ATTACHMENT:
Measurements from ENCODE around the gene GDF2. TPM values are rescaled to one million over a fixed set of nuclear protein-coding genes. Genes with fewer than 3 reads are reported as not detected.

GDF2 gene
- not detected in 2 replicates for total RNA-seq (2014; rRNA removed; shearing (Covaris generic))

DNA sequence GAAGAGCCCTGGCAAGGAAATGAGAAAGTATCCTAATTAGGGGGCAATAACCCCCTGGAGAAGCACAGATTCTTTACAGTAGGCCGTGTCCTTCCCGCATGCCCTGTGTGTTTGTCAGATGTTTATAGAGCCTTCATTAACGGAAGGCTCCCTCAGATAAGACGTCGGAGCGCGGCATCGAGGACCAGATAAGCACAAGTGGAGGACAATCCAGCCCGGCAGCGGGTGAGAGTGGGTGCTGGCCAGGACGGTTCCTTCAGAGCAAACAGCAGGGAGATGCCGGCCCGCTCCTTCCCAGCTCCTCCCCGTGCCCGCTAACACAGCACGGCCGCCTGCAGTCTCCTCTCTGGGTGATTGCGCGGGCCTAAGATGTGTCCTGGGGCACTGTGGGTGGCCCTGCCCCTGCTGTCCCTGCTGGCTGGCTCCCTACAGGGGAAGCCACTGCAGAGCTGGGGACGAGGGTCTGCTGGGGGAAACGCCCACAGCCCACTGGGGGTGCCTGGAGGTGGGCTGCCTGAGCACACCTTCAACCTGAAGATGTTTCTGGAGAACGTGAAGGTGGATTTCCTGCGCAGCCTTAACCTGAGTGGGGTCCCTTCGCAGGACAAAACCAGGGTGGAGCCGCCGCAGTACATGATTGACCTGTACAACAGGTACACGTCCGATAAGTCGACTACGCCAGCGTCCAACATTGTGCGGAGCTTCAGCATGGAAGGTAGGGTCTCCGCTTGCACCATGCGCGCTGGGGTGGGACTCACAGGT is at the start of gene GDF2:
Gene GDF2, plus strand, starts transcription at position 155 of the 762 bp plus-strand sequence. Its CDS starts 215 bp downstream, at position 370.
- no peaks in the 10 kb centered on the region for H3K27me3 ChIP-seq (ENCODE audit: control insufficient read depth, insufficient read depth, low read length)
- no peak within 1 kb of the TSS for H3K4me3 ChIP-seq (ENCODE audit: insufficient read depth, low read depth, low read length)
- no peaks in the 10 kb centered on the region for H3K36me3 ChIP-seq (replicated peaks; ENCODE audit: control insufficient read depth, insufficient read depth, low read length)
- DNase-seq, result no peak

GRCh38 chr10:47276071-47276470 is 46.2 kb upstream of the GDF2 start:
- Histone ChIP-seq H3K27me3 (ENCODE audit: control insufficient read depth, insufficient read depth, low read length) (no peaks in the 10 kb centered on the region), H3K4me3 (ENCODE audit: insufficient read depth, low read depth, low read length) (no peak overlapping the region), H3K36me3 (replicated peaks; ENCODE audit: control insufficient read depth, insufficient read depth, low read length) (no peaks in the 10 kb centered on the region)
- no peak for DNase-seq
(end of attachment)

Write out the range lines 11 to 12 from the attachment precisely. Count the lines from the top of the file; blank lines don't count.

- Histone ChIP-seq H3K27me3 (ENCODE audit: control insufficient read depth, insufficient read depth, low read length) (no peaks in the 10 kb centered on the region), H3K4me3 (ENCODE audit: insufficient read depth, low read depth, low read length) (no peak overlapping the region), H3K36me3 (replicated peaks; ENCODE audit: control insufficient read depth, insufficient read depth, low read length) (no peaks in the 10 kb centered on the region)
- no peak for DNase-seq